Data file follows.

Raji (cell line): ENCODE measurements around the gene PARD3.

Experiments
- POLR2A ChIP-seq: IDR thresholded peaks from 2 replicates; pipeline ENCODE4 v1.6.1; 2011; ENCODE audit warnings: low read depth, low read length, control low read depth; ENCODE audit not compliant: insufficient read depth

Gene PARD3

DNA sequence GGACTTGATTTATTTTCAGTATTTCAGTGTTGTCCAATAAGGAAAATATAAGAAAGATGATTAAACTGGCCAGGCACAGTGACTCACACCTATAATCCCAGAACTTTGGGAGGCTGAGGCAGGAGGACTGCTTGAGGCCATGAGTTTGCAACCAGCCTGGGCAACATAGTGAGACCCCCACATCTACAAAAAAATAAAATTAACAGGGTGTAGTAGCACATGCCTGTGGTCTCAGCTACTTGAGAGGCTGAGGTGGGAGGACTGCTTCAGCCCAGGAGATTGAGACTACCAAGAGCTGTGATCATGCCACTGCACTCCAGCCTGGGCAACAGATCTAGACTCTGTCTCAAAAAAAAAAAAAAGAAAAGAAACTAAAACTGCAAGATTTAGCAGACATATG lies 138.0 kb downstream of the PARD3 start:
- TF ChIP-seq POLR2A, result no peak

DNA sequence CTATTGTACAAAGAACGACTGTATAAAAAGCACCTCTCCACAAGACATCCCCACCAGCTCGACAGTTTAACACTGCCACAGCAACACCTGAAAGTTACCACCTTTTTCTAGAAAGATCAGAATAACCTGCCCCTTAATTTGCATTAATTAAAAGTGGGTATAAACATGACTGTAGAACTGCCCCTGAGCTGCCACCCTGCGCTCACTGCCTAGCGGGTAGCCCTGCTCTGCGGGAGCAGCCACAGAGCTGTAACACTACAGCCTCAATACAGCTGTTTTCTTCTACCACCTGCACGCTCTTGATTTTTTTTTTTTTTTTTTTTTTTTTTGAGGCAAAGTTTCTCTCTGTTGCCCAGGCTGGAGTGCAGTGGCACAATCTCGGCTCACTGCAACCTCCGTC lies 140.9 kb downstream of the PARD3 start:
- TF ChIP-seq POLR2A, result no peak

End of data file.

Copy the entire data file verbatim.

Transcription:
Raji (cell line): ENCODE measurements around the gene PARD3.

Experiments
- POLR2A ChIP-seq: IDR thresholded peaks from 2 replicates; pipeline ENCODE4 v1.6.1; 2011; ENCODE audit warnings: low read depth, low read length, control low read depth; ENCODE audit not compliant: insufficient read depth

Gene PARD3

DNA sequence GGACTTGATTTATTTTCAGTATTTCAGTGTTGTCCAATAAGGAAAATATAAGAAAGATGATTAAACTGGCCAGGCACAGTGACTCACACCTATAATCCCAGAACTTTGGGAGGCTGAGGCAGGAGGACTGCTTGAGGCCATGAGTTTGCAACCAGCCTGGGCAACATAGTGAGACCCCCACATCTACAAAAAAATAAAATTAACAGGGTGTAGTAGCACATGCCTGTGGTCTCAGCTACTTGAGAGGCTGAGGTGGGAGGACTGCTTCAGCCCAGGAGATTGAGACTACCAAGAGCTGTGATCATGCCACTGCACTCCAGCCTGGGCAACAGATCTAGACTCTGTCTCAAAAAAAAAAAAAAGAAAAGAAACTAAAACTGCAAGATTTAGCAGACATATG lies 138.0 kb downstream of the PARD3 start:
- TF ChIP-seq POLR2A, result no peak

DNA sequence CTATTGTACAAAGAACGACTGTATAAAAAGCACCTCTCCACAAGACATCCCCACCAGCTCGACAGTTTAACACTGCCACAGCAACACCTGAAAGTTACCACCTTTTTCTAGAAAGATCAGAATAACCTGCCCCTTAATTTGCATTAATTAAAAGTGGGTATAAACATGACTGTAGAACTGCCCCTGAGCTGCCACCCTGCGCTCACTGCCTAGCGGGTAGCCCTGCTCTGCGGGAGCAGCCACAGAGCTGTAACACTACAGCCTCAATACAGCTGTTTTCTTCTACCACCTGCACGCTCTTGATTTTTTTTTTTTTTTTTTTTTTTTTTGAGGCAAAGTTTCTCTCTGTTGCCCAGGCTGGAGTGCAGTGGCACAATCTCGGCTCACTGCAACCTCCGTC lies 140.9 kb downstream of the PARD3 start:
- TF ChIP-seq POLR2A, result no peak